If saunas are seen as mostly a health-related product and hot tubs are seen as a social product, with health benefits, are the two products even direct competitors. Opinions differ over whether customers will buy one or the other, or whether they will buy one of each. A hot tub dealer who's also a sauna expert may have the biggest advantage. "It's sometimes harder to close a customer on a hot tub, whereas a sauna sale, if the dealer is the expert, and they're the only one in town with multiple rooms on display, their close rate is much higher," says Raisanen. "Yes, they know hot tubs are their bread and butter, but they also know that they can strengthen their business — a lot of hot tub dealers are complaining about hot tub sales flattening out — and this is the best way for them to grow. They're not meant to compete with each other; they are meant to complement each other, and once dealers sell them that way, they're loving it."

Perhaps counterintuitively, some manufacturers feel more competition in the sauna market would help sell more units here. "There are a lot of manufacturers who helped create hot tub exposure here in the U.S., and right now in the U.S. there are so few sauna manufacturers, it would be great if there were 100," says Raisanen. "It would help the exposure everywhere, which is limited by your ad budgets, by your public relations budgets. In Europe, you've got thousands of dealers advertising saunas, and here in the U.S. you may have hundreds."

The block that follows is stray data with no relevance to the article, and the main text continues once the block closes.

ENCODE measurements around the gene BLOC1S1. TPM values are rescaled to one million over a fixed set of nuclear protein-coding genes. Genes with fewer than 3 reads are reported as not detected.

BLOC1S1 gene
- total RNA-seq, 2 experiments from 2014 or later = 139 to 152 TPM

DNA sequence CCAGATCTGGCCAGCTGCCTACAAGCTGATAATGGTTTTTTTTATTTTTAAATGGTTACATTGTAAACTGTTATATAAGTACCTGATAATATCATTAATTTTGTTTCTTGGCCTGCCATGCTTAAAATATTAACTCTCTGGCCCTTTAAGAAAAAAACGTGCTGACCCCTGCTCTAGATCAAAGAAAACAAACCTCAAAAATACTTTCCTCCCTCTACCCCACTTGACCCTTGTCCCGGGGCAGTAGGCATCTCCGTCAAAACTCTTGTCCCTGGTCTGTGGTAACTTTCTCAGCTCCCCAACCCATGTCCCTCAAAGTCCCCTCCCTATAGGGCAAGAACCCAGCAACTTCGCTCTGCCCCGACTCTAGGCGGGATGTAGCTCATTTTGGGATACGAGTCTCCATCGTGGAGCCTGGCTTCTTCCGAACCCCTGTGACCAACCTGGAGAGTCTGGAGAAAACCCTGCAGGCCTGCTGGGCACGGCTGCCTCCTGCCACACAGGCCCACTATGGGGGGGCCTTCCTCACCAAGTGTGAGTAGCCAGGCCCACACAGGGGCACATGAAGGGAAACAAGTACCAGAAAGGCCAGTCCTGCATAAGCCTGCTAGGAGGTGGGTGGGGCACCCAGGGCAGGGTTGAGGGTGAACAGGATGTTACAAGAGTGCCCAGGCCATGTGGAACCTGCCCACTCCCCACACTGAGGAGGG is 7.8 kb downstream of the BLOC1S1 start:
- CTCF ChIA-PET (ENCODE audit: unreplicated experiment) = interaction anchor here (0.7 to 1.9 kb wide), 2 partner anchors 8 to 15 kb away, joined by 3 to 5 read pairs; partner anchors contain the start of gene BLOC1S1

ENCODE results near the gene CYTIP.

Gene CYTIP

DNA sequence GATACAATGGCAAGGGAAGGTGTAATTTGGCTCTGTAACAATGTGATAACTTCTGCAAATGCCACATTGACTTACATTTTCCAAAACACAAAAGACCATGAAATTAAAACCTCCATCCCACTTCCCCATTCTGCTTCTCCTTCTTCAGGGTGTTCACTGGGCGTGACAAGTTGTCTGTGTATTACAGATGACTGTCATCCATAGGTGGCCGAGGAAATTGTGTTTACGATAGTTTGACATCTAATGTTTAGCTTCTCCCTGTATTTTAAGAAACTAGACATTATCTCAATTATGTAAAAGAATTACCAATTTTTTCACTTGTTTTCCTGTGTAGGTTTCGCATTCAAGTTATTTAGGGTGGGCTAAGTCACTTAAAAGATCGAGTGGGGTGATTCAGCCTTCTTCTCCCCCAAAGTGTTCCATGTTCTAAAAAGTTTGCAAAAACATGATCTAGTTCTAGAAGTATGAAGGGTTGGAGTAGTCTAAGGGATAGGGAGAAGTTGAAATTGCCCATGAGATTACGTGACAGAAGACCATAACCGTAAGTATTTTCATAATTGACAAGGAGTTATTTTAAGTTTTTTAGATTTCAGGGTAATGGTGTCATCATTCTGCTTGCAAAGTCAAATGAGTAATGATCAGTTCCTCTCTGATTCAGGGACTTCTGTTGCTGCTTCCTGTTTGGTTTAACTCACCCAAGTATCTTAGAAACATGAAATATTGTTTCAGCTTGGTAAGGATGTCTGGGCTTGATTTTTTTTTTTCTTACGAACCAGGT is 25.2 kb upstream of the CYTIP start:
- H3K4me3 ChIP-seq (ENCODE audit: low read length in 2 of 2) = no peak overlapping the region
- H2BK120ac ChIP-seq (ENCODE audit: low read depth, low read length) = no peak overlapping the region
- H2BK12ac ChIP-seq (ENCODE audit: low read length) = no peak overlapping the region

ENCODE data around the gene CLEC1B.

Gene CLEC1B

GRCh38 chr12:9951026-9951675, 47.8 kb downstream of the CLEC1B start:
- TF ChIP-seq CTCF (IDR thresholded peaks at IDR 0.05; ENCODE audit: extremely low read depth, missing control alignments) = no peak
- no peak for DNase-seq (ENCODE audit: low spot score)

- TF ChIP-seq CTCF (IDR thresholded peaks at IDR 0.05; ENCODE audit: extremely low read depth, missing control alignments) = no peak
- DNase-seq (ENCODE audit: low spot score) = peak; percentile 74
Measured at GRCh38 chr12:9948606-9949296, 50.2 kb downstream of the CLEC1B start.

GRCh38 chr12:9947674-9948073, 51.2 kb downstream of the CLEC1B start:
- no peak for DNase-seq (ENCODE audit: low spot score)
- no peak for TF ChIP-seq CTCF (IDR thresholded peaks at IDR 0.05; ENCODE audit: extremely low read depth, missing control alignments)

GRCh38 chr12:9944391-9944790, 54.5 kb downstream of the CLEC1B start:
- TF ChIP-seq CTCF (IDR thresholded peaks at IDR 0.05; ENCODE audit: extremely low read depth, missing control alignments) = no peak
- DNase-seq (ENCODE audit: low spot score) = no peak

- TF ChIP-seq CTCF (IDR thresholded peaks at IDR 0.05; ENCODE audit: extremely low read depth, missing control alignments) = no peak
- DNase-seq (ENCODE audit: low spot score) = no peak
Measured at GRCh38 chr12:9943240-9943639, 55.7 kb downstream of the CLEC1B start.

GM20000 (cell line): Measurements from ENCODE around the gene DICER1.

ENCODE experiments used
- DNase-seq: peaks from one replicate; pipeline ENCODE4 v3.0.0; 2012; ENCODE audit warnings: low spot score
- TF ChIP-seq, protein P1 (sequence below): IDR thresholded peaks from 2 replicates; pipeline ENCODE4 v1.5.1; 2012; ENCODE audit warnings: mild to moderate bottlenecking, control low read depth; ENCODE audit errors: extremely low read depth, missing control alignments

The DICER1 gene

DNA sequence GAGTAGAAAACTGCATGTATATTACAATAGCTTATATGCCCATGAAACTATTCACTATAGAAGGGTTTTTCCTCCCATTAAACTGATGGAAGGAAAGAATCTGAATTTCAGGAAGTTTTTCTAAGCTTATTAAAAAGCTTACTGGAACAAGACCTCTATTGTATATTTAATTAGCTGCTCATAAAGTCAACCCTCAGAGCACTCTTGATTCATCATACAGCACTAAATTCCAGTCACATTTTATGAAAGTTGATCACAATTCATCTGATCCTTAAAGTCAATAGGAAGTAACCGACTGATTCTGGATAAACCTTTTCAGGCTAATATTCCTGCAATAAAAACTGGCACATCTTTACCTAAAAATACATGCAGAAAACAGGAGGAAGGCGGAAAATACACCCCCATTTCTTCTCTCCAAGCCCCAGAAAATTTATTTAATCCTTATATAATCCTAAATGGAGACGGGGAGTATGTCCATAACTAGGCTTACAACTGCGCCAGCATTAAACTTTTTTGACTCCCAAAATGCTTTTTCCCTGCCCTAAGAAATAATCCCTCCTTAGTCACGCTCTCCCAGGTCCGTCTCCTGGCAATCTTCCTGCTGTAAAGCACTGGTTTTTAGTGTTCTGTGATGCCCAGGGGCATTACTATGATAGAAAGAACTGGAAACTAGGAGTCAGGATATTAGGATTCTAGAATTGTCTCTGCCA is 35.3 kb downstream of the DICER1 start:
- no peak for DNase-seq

Though saunas may not become part of the broader cultural fabric here as they have in Northern Europe, both manufacturers and dealers agree that just means they'll have to work a little harder to get noticed, and the first step is education.

Getting Schooled

There is a Finnish saying that translates to, "If a disease can't be cured by booze, tar, or the sauna, it is fatal." Exactly what disease is cured by tar — or booze for that matter — remains a mystery, but dealers and manufacturers speak glowingly about the health benefits of taking a sauna, while simultaneously being very careful about what health claims are made. "Sauna in Finland is about hygiene," says Reino Tarkiainen, owner of Finlandia Sauna Products. "By taking one, it cleans your body deeper than the surface of the skin because it allows the sweating process, and by sweating, you get different toxins out of your body. And then you take the shower afterwards and it does clean your body, it gives you a good complexion. It's good for athletes who get sore from training, but it's not medical."

Educating both consumers and dealers about saunas, and about these health benefits, is perhaps the most important key to increasing sauna awareness in the United States, and probably the biggest difference between the two markets. "The European market is so far past us, in the cultural acceptance of saunas, they don't have to sell the marketplace on the value of a sauna, and we have to do that here," says Eilers. "So we're so far behind on the consumer acceptance curve compared to Europe that our job here is more of an education on the tremendous value and benefits of a sauna, first. And then you get into the aesthetics and the quality of the actual sauna that they're looking at."